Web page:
Exhibitions/ Art Object

Birds and Flowers of the Twelve Months

Sakai Hōitsu (Japanese, 1761–1828)
Edo period (1615–1868)
ca. 1817–28
Set of twelve hanging scrolls; ink, color, and gold paint on silk
Image (each): 52 1/4 × 17 9/16 in. (132.7 × 44.6 cm)
Overall with mounting: 86 1/4 × 23 1/8 in. (219 × 58.8 cm)
Credit Line:
Lent by Feinberg Collection
Not on view
Birds and flowers of the various seasons were favorite subjects for early Rinpa painters. Sets of twelve paintings on this theme were often based upon the collection of twelve poems Waka on Birds and Flowers of the Twelve Months (Teika-ei jūnikagetsu kachō waka) composed by the court poet Fujiwara no Teika (1162–1241). Hōitsu’s twelve paintings, however, do not adhere to such a classical model, but offer instead more freely conceived seasonal combinations of flowering trees, plants, birds, and insects. This set is unusual in that each painting includes a living animal, bird, or insect in addition to its seasonal plants. Though Hōitsu repeatedly painted the same plants for each month, his choice of a chinaberry (Japanese: sendan) with round green fruits for the tenth-month painting is unique to this set.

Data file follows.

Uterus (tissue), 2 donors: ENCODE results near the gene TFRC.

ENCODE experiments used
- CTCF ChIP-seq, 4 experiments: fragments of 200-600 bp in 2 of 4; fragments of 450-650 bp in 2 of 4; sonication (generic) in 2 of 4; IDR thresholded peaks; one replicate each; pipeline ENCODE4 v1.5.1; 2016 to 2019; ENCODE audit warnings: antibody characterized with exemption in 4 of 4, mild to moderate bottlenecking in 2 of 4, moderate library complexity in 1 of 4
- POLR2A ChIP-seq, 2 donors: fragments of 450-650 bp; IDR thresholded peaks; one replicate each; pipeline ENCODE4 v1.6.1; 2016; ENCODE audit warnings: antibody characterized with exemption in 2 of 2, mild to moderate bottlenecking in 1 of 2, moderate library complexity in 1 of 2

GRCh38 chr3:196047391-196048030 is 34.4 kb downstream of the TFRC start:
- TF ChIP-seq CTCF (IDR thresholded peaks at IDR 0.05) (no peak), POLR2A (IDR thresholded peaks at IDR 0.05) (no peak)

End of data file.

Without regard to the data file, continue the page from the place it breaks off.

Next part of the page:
Five other complete sets of Birds and Flowers of the Twelve Months by Hōitsu are known. The set displayed here was formerly owned by Kaiyūji Temple in Maebashi, once patronized by the Sakai family to which the artist belonged.
New York. The Metropolitan Museum of Art. "The Flowering of Edo Period Painting: Japanese Masterworks from the Feinberg Collection," February 1, 2014–September 7, 2014.